Asheville History

Unlock the secrets to Asheville’s storied past. Hidden among the tree-lined streets of Asheville lies a rich history waiting to be discovered. 

A Brief History of Asheville, NC

Asheville: Early Beginnings at a Crossroads

Before the Europeans arrived in what is now North Carolina, the land around Asheville was a part of the Cherokee nation. 

After the American Revolution, Colonel Samuel Davidson and his family received a land grant from the state of North Carolina to settle in the Swannanoa Valley in the Blue Ridge Mountains. This early settlement in 1785 paved the way for the future of what would become the city of Asheville. 

Blue Ridge MountainsIn 1792, Buncombe County was established with a city called "Morristown" as its county seat. In 1797, that city was renamed Asheville after North Carolina Governor Samuel Ashe.

As a city in the Blue Ridge Mountains, Asheville was an outpost in 1797. Frontiersmen such as Daniel Boone and Davy Crockett traveled through in the early days. Asheville primarily served as a crossroads of Indian trails on a plateau surrounded by mountains and rivers on all sides.

When the railroad arrived in the area in 1880, it transformed Asheville and Buncombe County into a resort and therapeutic health center. Asheville became a hub for visitors searching for a mountain escape, its population climbing to 10,000 permanent residents in 1890.

Asheville's Tradition of Attracting Pioneers, Philanthropists and Artists

As Asheville began its rise to prominence in the 1880s, it continued to draw visionaries, poets and explorers -- a tradition that lives on today.

Among the most notable, George W. Vanderbilt came to Asheville in the late 1880s and purchased 120,000 acres to build a grand estate: Biltmore. The endeavor would took six years to complete. Vanderbilt commissioned renowned landscape architect Frederick Law Olmsted to design the grounds and gardens, and famous architect Richard Morris Hunt to help him plan the house. Biltmore Estate has withstood the test of time and remains America's Largest Home. 

Thomas Wolfe HouseAuthor Thomas Wolfe was born in Asheville in 1900 and grew up in his mother's rambling boardinghouse, known as "Dixieland." Wolfe is one of the giants of American literature, and Asheville is the backdrop for his autobiographical novel, "Look Homeward, Angel."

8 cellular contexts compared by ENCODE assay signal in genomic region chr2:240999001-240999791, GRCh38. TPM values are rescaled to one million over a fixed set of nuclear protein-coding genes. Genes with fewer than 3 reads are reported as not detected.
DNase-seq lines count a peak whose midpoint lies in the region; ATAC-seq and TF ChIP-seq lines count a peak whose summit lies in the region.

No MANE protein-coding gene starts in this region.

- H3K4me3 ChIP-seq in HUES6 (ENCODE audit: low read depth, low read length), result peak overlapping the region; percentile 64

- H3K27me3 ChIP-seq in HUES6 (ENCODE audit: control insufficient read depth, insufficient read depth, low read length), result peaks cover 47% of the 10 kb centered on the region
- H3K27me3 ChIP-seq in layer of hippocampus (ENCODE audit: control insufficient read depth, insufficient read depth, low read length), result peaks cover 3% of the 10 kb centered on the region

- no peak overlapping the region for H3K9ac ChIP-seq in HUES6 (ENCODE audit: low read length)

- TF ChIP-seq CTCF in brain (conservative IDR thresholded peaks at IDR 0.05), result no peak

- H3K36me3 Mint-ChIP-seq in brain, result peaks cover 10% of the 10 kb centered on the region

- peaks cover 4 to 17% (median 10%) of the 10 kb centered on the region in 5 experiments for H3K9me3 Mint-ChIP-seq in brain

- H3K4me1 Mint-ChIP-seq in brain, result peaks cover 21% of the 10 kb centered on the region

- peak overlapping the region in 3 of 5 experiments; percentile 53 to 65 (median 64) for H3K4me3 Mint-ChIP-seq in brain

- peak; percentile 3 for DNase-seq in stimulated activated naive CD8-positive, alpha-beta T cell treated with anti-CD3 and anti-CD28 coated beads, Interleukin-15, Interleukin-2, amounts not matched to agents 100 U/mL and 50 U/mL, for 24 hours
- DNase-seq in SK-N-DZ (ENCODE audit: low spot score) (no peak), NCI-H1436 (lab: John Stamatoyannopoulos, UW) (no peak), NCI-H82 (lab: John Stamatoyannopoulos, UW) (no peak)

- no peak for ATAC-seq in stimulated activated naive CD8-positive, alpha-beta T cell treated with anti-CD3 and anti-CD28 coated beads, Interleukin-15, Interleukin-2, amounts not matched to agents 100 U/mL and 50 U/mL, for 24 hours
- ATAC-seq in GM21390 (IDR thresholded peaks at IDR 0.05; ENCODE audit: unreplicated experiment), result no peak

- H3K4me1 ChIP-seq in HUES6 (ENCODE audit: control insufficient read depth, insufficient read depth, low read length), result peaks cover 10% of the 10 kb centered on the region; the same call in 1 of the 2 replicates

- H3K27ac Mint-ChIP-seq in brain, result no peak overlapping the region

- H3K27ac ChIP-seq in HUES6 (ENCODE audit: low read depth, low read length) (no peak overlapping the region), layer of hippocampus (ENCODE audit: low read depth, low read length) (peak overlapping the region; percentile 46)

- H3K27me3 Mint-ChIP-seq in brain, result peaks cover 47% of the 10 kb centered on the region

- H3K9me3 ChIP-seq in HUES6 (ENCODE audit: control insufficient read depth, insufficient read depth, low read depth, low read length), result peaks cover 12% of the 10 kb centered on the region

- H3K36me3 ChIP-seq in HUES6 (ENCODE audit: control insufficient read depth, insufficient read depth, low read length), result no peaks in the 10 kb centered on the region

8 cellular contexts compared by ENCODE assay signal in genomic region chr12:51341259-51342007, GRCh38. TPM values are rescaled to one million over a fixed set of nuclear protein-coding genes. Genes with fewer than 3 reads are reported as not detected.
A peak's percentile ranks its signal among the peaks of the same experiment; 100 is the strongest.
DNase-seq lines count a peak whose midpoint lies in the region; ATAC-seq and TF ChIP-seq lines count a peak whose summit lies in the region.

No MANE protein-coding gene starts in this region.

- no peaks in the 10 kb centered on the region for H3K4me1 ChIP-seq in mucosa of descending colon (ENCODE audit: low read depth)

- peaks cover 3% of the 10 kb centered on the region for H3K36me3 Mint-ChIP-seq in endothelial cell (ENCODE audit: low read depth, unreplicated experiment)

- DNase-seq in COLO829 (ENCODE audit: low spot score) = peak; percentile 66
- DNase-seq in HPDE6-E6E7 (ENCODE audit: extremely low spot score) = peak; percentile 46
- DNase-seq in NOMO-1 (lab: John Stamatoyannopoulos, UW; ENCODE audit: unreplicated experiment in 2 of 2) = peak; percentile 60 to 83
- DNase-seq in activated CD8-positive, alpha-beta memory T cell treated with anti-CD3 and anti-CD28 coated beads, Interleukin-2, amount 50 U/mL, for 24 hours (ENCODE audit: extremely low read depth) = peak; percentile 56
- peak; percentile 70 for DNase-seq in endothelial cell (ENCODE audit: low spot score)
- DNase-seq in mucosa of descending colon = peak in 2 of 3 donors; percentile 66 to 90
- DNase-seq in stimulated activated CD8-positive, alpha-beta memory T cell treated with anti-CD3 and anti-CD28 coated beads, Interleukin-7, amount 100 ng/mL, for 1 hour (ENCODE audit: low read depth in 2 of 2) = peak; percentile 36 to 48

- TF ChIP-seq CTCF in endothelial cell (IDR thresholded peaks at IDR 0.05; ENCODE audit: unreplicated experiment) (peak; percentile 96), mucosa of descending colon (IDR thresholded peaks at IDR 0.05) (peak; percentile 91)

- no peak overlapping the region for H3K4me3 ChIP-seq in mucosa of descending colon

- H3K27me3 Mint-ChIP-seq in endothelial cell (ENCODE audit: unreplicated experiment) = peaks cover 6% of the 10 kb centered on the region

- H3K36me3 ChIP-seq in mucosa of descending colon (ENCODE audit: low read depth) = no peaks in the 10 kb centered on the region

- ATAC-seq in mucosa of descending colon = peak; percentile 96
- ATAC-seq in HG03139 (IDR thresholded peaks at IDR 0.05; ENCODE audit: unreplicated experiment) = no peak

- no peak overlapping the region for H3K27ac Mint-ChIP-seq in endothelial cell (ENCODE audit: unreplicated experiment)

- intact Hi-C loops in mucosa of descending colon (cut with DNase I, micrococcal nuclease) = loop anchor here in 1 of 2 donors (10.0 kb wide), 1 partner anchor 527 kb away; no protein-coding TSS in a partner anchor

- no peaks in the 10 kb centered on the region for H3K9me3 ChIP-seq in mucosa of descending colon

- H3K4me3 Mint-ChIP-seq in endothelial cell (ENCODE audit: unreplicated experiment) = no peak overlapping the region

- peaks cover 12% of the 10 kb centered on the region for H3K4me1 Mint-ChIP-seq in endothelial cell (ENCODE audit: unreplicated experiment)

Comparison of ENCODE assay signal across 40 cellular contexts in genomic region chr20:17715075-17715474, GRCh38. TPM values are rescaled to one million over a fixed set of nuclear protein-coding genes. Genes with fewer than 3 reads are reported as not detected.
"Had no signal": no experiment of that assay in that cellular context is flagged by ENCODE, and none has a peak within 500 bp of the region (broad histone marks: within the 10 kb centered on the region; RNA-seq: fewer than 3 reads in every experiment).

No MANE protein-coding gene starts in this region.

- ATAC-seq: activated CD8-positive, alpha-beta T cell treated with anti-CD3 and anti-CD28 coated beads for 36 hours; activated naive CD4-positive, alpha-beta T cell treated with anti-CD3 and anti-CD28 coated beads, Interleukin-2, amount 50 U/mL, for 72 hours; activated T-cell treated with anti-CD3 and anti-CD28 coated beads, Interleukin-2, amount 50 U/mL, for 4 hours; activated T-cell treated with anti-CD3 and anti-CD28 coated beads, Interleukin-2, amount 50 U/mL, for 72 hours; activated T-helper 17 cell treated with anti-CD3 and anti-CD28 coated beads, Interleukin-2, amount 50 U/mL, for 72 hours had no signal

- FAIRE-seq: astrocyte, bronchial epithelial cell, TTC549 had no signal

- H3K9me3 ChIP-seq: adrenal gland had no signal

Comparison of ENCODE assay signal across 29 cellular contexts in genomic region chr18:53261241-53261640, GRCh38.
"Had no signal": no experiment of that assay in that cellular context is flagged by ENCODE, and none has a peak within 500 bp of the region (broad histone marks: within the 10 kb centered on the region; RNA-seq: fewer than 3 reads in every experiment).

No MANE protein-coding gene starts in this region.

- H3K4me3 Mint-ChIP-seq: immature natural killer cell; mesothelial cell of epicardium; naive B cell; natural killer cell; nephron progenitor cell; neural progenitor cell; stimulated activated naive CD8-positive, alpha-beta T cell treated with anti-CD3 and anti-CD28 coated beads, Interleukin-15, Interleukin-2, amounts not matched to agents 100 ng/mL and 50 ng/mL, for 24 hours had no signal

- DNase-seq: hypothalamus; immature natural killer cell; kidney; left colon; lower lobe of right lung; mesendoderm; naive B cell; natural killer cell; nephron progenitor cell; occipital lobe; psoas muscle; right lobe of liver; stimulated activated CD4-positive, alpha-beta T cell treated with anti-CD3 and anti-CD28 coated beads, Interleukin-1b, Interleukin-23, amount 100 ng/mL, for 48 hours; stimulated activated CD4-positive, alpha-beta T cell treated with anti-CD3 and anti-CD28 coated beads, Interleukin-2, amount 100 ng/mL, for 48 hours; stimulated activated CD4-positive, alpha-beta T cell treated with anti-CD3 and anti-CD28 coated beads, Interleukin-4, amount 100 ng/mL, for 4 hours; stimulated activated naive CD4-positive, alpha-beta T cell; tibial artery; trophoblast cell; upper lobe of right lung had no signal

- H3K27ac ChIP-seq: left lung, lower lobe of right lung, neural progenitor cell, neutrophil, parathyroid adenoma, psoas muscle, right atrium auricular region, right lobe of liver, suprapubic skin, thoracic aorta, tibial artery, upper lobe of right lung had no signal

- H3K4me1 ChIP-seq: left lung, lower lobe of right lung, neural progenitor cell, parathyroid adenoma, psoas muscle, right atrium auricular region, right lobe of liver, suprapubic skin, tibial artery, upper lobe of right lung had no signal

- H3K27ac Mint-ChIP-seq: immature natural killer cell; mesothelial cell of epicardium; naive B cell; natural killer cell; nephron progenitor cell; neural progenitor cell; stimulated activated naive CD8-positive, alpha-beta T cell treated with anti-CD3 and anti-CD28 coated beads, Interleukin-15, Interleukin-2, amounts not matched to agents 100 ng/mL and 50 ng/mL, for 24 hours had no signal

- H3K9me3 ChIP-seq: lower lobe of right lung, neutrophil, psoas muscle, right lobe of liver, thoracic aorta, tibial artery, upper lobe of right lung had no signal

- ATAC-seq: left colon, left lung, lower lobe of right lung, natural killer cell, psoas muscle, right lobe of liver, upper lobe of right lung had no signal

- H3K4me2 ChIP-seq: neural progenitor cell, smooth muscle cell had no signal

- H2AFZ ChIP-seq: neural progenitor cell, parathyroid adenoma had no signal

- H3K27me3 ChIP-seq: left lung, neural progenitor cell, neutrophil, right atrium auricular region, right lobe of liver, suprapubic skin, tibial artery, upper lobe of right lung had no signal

The boarding house where he grew up is still preserved in downtown Asheville today (pictured left). You can explore the Thomas Wolfe Memorial State Historic Site with a guided tour.

How the Depression Preserved Asheville's Rich Architecture

As Asheville rose as a hub in Western North Carolina, confidence soared. The city moved its public library into a beautiful new building and constructed a brand new courthouse. 

But when the stock market crashed, Asheville was hit hard. With so much bonded debt to pay for new construction in the "Roaring Twenties," Asheville had no money to invest in urban renewal projects that were so popular in other cities following the crash. While growth slowed in Asheville, the difficult times actually helped preserve the city's historic architecture. 

S&W Building FallThe magnificent buildings built during the boom years were spared as a result of Asheville's commitment to repay its debt. This is why Asheville remains a snap shot of what an American boomtown looked like during the turn of the century. As you explore the city, you'll see restaurants, galleries and independent shops housed in elegant art deco buildings.

You can explore Asheville's rich architecture and history along the Asheville Urban Trail. This self-guided walking tour of downtown Asheville features 30 sculptural trail station that help bring Asheville's history to life.

 


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Asheville's African-American History Tours Uncover Voices from Past & Present

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